After a peaceful night Hebridean Sky heaved up her anchor around 7 am and crossed to the Isle of Canna during breakfast. The winds had dropped considerably and we anchored close to the pier so that it was a short Zodiac ride ashore. Three National Trust for Scotland guides – Stuart, Gordon and David – were waiting to lead us on a short but attractive walk, while John took the last and smallest group. Skirting the shore we saw oystercatchers, a common sandpiper etc and heard a cuckoo. Corncrakes had recently arrived and several passengers saw three eagles on the skyline which, from their description, John surmised were two white-tailed sea eagles being mobbed by a young golden eagle. Our route turned up through farm fields, past the lovely little woodland where the previous owner John Lorne Campbell is buried (his wife, the American Margaret Fay Shaw is buried in South Uist beside the two old ladies she lived with, collecting Gaelic folk songs. John Lorne was also collecting songs and folklore in Barra at the same time and after they married John bought the Isle of Canna in 1938. He gifted the island to NTS in 1981 together with his extensive Gaelic library, recordings of songs and stories (now digitised) and Margaret’s collection of photographs of the Uist and Barra islanders and their way of life.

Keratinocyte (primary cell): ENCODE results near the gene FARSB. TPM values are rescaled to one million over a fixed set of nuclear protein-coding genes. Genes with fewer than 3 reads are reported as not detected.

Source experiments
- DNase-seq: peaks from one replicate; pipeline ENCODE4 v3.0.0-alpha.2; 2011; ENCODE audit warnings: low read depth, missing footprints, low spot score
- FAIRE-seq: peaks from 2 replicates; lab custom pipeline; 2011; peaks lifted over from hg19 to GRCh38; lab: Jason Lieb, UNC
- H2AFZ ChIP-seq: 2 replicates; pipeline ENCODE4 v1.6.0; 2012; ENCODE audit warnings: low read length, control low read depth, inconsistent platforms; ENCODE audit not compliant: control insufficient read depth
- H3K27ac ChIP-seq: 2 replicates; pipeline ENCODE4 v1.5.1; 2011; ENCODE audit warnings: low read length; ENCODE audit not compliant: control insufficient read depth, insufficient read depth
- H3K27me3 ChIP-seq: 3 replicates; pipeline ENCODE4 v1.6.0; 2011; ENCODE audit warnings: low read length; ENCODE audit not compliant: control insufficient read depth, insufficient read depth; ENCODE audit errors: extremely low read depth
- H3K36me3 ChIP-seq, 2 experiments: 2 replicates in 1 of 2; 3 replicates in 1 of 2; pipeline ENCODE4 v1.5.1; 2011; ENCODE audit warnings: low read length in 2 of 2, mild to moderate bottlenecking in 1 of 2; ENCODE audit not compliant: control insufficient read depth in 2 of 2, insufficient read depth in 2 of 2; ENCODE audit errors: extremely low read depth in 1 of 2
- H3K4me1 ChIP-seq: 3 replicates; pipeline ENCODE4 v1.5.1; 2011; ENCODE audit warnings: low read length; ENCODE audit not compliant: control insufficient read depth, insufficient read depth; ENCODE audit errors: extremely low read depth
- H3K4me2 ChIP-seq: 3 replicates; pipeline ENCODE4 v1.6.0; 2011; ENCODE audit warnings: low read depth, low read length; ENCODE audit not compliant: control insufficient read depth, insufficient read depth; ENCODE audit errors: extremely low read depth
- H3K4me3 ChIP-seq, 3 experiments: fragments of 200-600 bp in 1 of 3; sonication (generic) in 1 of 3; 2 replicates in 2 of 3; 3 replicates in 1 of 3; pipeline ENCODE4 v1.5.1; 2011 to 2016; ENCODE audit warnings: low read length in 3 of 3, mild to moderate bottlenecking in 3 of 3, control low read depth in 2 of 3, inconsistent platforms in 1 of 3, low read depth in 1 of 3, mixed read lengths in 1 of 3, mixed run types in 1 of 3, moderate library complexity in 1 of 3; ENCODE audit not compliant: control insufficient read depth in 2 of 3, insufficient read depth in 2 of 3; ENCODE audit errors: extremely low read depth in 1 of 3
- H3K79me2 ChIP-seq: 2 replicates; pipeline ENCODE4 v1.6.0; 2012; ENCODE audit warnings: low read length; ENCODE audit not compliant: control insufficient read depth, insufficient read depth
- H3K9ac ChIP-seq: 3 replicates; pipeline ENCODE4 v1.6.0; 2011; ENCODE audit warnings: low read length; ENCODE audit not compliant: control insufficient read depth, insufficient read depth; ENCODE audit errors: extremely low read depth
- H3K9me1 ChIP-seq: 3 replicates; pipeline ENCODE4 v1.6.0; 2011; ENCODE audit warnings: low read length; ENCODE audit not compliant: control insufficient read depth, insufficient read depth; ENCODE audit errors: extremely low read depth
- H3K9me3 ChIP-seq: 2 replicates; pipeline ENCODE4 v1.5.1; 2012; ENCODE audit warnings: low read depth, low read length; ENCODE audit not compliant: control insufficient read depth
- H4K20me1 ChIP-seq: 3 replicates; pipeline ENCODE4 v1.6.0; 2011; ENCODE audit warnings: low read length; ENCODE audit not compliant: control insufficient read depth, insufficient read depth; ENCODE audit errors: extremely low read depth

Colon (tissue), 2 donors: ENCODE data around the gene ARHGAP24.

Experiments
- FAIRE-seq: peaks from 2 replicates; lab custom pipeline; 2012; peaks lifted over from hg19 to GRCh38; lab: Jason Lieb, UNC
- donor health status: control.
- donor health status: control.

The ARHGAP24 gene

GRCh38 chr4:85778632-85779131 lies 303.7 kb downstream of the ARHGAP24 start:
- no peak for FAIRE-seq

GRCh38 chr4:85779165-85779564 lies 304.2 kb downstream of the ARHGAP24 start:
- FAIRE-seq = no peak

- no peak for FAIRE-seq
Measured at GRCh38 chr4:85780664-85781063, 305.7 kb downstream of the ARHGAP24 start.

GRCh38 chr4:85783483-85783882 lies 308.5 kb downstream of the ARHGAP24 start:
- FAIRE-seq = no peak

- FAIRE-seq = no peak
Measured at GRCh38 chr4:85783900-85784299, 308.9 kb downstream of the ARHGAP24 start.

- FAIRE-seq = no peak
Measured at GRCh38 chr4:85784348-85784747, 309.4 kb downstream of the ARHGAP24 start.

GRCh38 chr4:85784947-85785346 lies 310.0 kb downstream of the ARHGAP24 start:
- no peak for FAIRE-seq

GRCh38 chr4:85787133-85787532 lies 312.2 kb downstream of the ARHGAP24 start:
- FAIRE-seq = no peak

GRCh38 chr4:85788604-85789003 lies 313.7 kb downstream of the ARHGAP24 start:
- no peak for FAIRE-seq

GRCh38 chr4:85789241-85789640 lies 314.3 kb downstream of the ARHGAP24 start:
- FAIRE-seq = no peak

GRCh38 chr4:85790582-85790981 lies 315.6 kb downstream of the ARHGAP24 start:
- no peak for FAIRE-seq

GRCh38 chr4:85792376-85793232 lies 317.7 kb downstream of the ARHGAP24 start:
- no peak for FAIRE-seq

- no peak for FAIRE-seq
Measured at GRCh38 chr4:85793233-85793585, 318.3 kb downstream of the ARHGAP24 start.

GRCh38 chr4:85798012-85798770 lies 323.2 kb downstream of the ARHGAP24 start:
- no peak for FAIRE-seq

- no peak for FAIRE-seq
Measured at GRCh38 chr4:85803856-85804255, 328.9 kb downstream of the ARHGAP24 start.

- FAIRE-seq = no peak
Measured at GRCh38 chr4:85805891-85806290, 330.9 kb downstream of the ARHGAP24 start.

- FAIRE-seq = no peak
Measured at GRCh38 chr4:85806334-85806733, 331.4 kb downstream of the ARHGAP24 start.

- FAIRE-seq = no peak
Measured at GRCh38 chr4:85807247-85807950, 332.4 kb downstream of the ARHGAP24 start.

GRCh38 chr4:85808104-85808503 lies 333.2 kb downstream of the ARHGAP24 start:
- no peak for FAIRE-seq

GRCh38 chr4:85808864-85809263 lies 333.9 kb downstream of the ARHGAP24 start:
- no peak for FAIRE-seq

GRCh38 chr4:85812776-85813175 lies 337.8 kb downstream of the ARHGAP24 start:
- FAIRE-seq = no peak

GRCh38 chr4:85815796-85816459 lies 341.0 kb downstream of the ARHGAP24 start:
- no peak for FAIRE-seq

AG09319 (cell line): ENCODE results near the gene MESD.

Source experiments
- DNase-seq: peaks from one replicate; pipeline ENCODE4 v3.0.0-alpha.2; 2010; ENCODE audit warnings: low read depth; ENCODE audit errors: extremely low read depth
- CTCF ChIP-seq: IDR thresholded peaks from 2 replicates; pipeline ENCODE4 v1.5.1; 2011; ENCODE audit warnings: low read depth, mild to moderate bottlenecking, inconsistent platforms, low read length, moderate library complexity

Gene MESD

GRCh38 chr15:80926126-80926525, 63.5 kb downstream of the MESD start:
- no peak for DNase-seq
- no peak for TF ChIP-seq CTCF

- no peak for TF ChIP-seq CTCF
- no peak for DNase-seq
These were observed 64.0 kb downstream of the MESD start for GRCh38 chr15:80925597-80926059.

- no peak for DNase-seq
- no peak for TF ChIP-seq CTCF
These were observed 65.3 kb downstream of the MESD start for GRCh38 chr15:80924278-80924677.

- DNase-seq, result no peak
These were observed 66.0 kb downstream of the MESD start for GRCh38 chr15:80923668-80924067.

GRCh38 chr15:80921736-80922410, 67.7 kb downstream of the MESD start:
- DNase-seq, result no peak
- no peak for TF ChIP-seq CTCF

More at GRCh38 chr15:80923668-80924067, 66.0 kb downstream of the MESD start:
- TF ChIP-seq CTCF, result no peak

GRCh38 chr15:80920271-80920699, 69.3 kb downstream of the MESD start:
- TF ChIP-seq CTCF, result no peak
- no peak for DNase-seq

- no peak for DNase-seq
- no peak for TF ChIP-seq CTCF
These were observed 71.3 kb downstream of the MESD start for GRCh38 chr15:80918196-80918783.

From the high house Tigh Ard, the views across to Rum (4 miles to the east), Mull and the mainland were astonishingly beautiful and clear in the sunshine. A small path led down through the trees, carpeted with bluebells and wild garlic to Canna House. It was not possible to view inside as there were too many of us, and the National Trust Patrons had arrived on an official visit. But we had time to snatch a coffee in the Community Shop and buy a few souvenirs before heading back to the pier for the last Zodiac at 1130, The ship weighed anchor and made her way round the southwest end of Rum during lunch to anchor off the Isle of Muck. John and Chris had given a commentary from the bridge explaining the geology and history of the island, the largest of the four Small Isles. We landed on the smallest, the Isle of Muck, for the afternoon, and enjoyed a short walk across Gallanach beach on the other side (hearing cuckoos again) and also the culinary delights and crafts of the local shop run by the owner’s wife Jenny. Lawrence MacEwen himself came to chat amongst us. His family had owned the island since 1896 and had managed to maintain a thriving community around the farm, holiday lets, tourism and the new fish farm. John considered the MacEwens the finest landowners in Scotland. All too soon it was time to leave and as the ship continued on her course south John gave a short commentary from the bridge pointing out Ardnamurchan Point (the westernmost point of the Scottish mainland., with its lighthouse, the islands of Treshnish and Iona (tomorrow’s destination), Mull, Coll and Tiree. We saw a few large flocks of Manx shearwaters and some thought they saw dolphins and a whale blow. At 7pm John showed some slides of a sheep gather on the Shiant Isles, Ian chatted about Scots words and phrases and Stuart explained about the Beaufort Scale before Pam again outlined tomorrow’s plans. At dinner Hebridean Sky came to anchor at the head of Loch Scridein in Mull, surrounded by the island’s sunlit hills and later Chantal gave a vivid talk on the transformation of the ship from its previous life as the Sea Explorer. Despite minor glitches this cruise it was astonishing to see how much work the contractors and crew had done to make her the comfortable new vessel she is now. Another calm night at anchor.